MP: What can you tell us about how you characterize growth?

Arrix: 50% of our numbers are subscribers, the other 50% are single purchasers. 50% of our subscribers come back and add to their basket, so it's not just a subscription and they walk away. It's about asking what they're looking for and how do we make them better pet owners? 

MP: So how do you define your target market? 

Arrix: Our core customer is a woman 30 to 50 years old. She loves wellness, she loves fitness, she loves to travel, she loves the good things in life, she loves her family dearly, she loves her kids -- and the kids include her dog. She is cautious of the world around her from a sustainability perspective.

But at the end of the day, she is a person who wants to do what's right for her household, and she's the leader of the household. And she is a modern day do-i- all. And we believe that that person is an influencer within their community. 

MP: I'm curious -- since you're in a category that has a number of competitors who preceded you, what share of your customer base have already been educated and converted by your competitors?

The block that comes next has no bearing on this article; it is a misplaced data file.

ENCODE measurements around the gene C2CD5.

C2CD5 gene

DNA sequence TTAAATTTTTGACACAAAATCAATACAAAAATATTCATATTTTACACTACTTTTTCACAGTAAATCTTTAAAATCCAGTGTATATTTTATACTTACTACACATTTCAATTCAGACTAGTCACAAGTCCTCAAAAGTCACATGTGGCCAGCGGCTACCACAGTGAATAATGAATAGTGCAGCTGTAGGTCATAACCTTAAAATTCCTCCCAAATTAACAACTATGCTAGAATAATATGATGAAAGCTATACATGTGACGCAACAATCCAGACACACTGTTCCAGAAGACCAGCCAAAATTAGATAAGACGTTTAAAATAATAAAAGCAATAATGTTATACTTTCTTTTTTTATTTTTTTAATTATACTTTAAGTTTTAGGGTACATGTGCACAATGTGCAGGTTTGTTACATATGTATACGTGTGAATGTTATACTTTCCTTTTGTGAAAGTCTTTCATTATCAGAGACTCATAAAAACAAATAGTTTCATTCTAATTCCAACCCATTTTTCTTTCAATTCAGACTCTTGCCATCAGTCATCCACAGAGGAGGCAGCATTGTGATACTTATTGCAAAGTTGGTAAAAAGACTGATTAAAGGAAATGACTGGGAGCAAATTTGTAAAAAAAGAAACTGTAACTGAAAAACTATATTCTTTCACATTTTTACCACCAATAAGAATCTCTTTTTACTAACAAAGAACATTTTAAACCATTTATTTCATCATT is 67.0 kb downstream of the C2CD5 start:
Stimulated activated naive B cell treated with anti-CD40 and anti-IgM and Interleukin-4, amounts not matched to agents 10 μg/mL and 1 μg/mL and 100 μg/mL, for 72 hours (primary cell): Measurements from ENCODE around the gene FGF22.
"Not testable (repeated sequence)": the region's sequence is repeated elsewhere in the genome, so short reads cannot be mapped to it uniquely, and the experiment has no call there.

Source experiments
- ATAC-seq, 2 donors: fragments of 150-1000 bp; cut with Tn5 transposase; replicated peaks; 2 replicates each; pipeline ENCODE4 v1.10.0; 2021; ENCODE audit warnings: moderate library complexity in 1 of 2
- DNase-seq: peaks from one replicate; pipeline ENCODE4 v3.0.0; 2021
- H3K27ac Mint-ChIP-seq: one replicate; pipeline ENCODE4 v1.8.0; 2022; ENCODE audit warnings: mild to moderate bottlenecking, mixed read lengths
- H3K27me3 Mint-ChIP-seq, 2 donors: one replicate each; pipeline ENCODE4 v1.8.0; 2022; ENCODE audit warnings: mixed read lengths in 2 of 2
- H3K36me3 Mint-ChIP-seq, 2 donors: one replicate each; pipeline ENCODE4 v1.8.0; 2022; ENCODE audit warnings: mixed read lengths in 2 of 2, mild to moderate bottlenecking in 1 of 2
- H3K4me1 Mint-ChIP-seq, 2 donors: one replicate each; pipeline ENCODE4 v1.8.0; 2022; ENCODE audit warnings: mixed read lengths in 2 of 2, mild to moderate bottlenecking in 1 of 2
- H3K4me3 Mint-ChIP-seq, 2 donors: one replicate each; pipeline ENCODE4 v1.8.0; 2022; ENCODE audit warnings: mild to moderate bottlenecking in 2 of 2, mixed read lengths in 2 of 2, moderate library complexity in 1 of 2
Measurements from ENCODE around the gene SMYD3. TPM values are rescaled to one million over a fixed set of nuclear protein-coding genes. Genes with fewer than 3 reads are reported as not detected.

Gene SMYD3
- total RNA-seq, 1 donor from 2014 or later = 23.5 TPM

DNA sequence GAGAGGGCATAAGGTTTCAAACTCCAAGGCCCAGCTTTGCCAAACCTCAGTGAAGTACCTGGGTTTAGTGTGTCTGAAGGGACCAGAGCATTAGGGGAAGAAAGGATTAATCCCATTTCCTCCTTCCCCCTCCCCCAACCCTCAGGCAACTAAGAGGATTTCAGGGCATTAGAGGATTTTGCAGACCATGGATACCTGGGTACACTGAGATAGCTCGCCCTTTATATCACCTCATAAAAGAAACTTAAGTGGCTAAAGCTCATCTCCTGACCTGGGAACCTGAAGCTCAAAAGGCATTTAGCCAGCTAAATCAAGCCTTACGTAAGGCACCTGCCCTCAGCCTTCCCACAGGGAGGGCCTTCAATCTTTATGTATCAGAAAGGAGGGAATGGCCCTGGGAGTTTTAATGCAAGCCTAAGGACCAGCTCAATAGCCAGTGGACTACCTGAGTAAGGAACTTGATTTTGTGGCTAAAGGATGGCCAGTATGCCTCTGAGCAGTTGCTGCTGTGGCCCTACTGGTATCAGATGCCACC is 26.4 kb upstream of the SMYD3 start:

Arrix: I do think the competitive landscape has done a really good job educating the marketplace as well. It's always wonderful when you have news like Mars buying Nom Nom. That is just incredible validation.

And people will gravitate to a brand experience that they trust, [when] they really feel that brand cares about them, wants them to benefit from all the great things that are being developed. So like any great relationship, the notion of trust and confidence is really, really important. And so we're doing both.

We're not leaving it to the marketplace to do the education; we have a very special approach, we believe. But I think everybody has locked arms, [in] so many ways, to move the fresh segment to a more-important place in food selection.

MP: You've mentioned a few times that you feel you brought from Facebook a particular idea about how to build community. You use terms like collaboration and educating the market and a particular approach to content. I want to get into that, but first of all, from an even more fundamental perspective, what D2C marketing channels have been most important to your growth? 

Arrix: Social media platforms are very important. If done right, they become wonderful places to story tell and to build that relationship with the consumer.